Perceiving green – red, yellow and blue. The making and colour change of paintings by van Schrieck and Weie

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Landscape painting would not exist without an exorbitant use of a large variety of greens; either in glazes or as pastose and innovative dabbing’s of paint. Will our eye compensate for the flaws in the green hues when viewing a 400 years old aged painting and will current spectators create an intellectual compensation for its lack of intensity or presence? In twentieth century art some greens may stay hardly unaltered against other modern pigments of red, yellow and blue which may fade partly or completely. How do we then perceive deliberately colourful modernistic scenery when some of the originally vibrant opposing colours have completely disappeared?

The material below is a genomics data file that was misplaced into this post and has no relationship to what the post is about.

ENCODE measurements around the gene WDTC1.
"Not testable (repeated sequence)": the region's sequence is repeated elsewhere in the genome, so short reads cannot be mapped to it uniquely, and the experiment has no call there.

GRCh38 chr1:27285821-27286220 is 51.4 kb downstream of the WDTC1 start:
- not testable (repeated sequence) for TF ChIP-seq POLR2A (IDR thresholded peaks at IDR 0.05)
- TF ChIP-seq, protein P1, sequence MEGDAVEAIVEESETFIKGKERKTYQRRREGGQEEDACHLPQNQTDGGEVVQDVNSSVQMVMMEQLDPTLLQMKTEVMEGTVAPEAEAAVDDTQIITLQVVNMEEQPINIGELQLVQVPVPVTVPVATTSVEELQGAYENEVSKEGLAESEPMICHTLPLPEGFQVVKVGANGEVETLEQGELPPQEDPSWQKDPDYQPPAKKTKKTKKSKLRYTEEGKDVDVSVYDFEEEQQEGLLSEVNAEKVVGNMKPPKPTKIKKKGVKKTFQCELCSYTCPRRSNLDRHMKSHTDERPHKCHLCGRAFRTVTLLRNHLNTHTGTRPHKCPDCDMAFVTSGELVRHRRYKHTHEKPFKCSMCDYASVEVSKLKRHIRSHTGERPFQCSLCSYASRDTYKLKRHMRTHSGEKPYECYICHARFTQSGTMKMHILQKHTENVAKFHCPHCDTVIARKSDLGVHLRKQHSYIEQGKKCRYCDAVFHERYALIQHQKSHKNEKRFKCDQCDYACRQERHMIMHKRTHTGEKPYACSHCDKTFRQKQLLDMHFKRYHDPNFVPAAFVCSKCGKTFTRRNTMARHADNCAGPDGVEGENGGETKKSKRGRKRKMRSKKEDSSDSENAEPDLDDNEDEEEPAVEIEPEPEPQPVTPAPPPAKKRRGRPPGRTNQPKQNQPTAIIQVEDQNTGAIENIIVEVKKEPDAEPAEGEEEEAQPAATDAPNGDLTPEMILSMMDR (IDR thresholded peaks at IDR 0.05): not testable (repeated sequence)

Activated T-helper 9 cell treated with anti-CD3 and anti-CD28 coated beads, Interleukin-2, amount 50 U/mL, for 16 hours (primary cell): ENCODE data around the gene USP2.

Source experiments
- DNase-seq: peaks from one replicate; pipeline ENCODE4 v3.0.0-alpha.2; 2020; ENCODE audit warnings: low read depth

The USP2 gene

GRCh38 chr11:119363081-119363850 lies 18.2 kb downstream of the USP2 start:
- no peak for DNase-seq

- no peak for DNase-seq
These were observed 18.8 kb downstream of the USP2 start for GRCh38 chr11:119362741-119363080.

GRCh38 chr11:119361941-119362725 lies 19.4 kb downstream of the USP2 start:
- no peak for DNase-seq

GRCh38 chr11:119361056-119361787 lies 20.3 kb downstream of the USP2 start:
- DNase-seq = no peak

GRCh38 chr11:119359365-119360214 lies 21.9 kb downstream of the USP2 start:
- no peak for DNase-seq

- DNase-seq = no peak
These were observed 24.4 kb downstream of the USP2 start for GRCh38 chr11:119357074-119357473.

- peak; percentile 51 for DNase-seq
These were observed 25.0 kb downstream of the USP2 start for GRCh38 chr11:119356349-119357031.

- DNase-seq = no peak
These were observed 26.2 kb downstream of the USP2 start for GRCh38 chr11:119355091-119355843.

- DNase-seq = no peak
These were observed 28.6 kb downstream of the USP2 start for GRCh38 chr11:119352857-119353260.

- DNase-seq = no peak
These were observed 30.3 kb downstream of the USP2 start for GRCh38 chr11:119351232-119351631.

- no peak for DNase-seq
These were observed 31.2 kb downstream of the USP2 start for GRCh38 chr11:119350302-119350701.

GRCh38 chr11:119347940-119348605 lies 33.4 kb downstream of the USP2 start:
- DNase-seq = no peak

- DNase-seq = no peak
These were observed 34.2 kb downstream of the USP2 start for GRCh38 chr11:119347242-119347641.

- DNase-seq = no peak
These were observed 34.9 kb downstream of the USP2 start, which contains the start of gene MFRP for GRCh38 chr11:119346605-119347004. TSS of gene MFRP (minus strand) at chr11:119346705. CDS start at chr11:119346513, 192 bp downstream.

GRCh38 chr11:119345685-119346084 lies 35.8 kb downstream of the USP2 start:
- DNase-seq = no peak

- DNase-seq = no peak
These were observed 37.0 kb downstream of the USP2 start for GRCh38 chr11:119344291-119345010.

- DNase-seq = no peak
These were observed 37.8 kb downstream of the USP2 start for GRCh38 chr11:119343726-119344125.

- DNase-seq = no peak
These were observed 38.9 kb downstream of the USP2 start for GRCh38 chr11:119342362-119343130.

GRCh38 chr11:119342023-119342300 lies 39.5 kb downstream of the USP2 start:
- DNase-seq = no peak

Original languageEnglish
Issue numberMarch
Number of pages19
Publication statusPublished - 29 Mar 2019


  • perception
  • colour change
  • 17th century
  • 20th century
  • painting technique
  • materials

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